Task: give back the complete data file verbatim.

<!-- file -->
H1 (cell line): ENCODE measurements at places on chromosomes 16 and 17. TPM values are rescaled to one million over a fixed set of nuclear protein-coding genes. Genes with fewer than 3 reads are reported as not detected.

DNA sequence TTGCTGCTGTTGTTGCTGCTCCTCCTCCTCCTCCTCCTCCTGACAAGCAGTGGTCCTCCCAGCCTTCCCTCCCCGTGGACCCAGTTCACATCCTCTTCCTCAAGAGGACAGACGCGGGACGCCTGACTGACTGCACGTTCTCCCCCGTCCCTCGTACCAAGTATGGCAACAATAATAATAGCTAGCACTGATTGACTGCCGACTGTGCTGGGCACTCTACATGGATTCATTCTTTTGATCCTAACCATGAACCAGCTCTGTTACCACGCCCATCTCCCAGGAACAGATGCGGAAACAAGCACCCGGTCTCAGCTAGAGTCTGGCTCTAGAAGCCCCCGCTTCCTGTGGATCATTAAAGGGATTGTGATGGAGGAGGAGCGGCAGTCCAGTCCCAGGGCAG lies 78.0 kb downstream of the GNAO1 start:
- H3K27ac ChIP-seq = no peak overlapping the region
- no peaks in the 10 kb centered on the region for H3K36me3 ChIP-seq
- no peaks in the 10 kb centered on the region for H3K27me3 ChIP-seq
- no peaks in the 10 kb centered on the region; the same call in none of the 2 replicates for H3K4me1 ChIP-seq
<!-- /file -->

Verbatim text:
H1 (cell line): ENCODE measurements at places on chromosomes 16 and 17. TPM values are rescaled to one million over a fixed set of nuclear protein-coding genes. Genes with fewer than 3 reads are reported as not detected.

DNA sequence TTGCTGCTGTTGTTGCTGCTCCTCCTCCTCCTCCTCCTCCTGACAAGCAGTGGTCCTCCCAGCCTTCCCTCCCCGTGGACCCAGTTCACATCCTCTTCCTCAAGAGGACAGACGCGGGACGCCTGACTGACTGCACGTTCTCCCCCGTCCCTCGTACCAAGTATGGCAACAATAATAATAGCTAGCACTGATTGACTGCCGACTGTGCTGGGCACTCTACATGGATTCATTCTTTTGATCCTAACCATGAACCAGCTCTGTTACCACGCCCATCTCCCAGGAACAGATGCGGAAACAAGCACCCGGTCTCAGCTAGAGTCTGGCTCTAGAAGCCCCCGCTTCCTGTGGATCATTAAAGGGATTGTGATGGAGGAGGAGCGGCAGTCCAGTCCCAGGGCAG lies 78.0 kb downstream of the GNAO1 start:
- H3K27ac ChIP-seq = no peak overlapping the region
- no peaks in the 10 kb centered on the region for H3K36me3 ChIP-seq
- no peaks in the 10 kb centered on the region for H3K27me3 ChIP-seq
- no peaks in the 10 kb centered on the region; the same call in none of the 2 replicates for H3K4me1 ChIP-seq